You know what they say about all hat and no cattle?  Help me understand where I'm wrong.

    Update (none / 0) (#12)
    by Strick on Tue Sep 09, 2008 at 04:08:51 PM EST
    OK, I went back to the previous Congress and see that that Obama did have one amendment passed by unanimous consent and was one of 20 cosponsors on a couple of other bills.  Not exactly swimming up stream.

    Surely there's more to Obama's claims than that, a few amendments a couple of years ago?  Sounds a little inflated to me.

    Where am I wrong?


    Here's Robert Greenwald's video on McCain/Vets (none / 0) (#13)
    by MyLeftMind on Tue Sep 09, 2008 at 04:18:32 PM EST
    Why Won't McCain Sign the GI Bill? Presenting the most blatant hypocrisy of the McCain campaign.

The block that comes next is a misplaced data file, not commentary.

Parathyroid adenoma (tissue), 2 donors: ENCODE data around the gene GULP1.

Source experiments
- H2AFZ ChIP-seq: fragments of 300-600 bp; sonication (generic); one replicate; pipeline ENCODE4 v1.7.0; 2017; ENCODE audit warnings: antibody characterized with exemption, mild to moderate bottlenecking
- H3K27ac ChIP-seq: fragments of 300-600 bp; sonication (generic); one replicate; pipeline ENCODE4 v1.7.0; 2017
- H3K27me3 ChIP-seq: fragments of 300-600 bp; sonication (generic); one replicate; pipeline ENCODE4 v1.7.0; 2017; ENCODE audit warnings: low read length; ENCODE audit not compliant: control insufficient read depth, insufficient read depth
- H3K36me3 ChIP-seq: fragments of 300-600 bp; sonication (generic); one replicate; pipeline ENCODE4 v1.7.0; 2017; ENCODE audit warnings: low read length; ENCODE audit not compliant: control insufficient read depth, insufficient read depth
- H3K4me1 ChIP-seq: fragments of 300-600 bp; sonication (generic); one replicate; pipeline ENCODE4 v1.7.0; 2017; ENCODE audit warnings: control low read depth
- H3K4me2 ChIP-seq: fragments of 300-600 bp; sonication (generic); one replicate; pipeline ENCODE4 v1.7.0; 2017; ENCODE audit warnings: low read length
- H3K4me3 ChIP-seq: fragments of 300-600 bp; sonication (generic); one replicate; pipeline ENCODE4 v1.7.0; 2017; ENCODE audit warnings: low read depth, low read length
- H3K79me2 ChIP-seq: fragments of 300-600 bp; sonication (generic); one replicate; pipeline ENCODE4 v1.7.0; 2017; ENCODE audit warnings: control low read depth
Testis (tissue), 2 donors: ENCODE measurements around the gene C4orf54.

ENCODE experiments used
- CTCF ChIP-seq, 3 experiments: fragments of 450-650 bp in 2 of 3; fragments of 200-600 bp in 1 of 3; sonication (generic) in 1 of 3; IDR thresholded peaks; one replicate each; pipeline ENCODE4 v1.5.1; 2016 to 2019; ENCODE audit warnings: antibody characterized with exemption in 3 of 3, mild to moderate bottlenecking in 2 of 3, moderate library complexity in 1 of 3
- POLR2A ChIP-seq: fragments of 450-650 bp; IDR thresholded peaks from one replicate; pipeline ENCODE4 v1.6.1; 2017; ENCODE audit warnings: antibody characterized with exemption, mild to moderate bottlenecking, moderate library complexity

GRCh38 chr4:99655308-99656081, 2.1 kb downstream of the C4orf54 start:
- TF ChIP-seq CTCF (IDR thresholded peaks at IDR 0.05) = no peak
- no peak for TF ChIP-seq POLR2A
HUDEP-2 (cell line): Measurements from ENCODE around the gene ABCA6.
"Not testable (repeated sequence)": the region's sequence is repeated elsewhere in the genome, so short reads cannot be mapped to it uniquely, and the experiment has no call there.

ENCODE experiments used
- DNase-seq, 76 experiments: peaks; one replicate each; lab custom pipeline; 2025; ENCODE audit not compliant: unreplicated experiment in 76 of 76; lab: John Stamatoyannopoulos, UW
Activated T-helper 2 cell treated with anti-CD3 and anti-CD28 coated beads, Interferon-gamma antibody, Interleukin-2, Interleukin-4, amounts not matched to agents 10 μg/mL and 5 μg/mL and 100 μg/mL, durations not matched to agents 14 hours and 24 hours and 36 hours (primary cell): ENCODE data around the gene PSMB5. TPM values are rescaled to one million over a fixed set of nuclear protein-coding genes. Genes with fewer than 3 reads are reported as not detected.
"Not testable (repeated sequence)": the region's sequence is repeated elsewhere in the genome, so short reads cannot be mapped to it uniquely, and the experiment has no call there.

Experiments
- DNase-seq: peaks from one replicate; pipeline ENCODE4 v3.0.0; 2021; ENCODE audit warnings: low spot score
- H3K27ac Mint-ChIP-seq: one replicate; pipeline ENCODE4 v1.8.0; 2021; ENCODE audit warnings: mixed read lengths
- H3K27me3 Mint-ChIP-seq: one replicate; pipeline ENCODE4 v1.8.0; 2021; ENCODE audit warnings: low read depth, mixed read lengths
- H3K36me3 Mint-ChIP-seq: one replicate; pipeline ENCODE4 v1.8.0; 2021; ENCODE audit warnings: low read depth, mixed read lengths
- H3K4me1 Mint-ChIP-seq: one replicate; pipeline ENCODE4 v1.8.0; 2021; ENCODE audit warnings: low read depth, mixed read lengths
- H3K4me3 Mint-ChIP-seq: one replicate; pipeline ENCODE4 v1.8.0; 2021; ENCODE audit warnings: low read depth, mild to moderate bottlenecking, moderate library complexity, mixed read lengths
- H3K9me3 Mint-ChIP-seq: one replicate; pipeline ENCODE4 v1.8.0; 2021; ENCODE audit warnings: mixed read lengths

John (none / 0) (#16)
    by onemanrules on Wed Sep 10, 2008 at 12:42:21 AM EST
    McCain has been invisible on veterans issues. Under his watch the number of homeless vets has gone to approx. 200,000, he's against the new g.i. bill. Why was Obama the one trying to fix conditions at Walter Reed, hadn't McCain been there hundreds of times before him. I can speak to alot of Vietnam Vets voting for Obama, even some republican ones. I love all our troops and it sickens me that in this country they are treated so poorly once they return home. One thing we should all do is if we see a vet, thank them for their service regardless of their political views. I've noticed that nothing makes them happier than a little appreciation.